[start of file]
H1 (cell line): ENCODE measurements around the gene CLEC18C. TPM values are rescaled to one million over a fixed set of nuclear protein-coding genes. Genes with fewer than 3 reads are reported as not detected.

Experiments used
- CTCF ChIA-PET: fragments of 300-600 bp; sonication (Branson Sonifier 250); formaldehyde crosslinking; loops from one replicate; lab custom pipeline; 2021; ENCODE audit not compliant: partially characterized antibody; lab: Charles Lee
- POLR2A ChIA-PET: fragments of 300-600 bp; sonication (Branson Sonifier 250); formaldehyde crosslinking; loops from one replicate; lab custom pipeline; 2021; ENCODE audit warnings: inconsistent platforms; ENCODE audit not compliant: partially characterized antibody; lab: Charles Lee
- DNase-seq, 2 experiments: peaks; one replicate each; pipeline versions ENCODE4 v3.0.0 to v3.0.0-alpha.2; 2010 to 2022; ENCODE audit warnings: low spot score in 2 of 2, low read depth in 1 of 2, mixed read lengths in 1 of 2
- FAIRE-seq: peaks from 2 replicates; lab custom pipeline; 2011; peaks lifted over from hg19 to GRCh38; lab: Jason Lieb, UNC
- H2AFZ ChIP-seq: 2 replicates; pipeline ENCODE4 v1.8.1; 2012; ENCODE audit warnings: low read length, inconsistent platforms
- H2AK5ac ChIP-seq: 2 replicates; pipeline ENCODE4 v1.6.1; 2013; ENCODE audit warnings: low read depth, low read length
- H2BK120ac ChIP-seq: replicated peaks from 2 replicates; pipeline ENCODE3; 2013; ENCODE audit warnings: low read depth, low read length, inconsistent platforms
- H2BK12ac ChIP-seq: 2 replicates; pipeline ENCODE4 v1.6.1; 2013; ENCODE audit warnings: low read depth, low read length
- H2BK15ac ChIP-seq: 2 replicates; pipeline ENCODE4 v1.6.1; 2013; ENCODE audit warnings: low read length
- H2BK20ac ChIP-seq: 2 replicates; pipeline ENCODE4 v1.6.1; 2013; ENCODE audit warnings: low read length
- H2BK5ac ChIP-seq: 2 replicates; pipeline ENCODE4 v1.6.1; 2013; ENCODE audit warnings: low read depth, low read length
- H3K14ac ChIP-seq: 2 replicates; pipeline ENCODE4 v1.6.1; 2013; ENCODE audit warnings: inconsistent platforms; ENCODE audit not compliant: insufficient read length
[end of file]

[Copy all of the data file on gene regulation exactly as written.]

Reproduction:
H1 (cell line): ENCODE measurements around the gene CLEC18C. TPM values are rescaled to one million over a fixed set of nuclear protein-coding genes. Genes with fewer than 3 reads are reported as not detected.

Experiments used
- CTCF ChIA-PET: fragments of 300-600 bp; sonication (Branson Sonifier 250); formaldehyde crosslinking; loops from one replicate; lab custom pipeline; 2021; ENCODE audit not compliant: partially characterized antibody; lab: Charles Lee
- POLR2A ChIA-PET: fragments of 300-600 bp; sonication (Branson Sonifier 250); formaldehyde crosslinking; loops from one replicate; lab custom pipeline; 2021; ENCODE audit warnings: inconsistent platforms; ENCODE audit not compliant: partially characterized antibody; lab: Charles Lee
- DNase-seq, 2 experiments: peaks; one replicate each; pipeline versions ENCODE4 v3.0.0 to v3.0.0-alpha.2; 2010 to 2022; ENCODE audit warnings: low spot score in 2 of 2, low read depth in 1 of 2, mixed read lengths in 1 of 2
- FAIRE-seq: peaks from 2 replicates; lab custom pipeline; 2011; peaks lifted over from hg19 to GRCh38; lab: Jason Lieb, UNC
- H2AFZ ChIP-seq: 2 replicates; pipeline ENCODE4 v1.8.1; 2012; ENCODE audit warnings: low read length, inconsistent platforms
- H2AK5ac ChIP-seq: 2 replicates; pipeline ENCODE4 v1.6.1; 2013; ENCODE audit warnings: low read depth, low read length
- H2BK120ac ChIP-seq: replicated peaks from 2 replicates; pipeline ENCODE3; 2013; ENCODE audit warnings: low read depth, low read length, inconsistent platforms
- H2BK12ac ChIP-seq: 2 replicates; pipeline ENCODE4 v1.6.1; 2013; ENCODE audit warnings: low read depth, low read length
- H2BK15ac ChIP-seq: 2 replicates; pipeline ENCODE4 v1.6.1; 2013; ENCODE audit warnings: low read length
- H2BK20ac ChIP-seq: 2 replicates; pipeline ENCODE4 v1.6.1; 2013; ENCODE audit warnings: low read length
- H2BK5ac ChIP-seq: 2 replicates; pipeline ENCODE4 v1.6.1; 2013; ENCODE audit warnings: low read depth, low read length
- H3K14ac ChIP-seq: 2 replicates; pipeline ENCODE4 v1.6.1; 2013; ENCODE audit warnings: inconsistent platforms; ENCODE audit not compliant: insufficient read length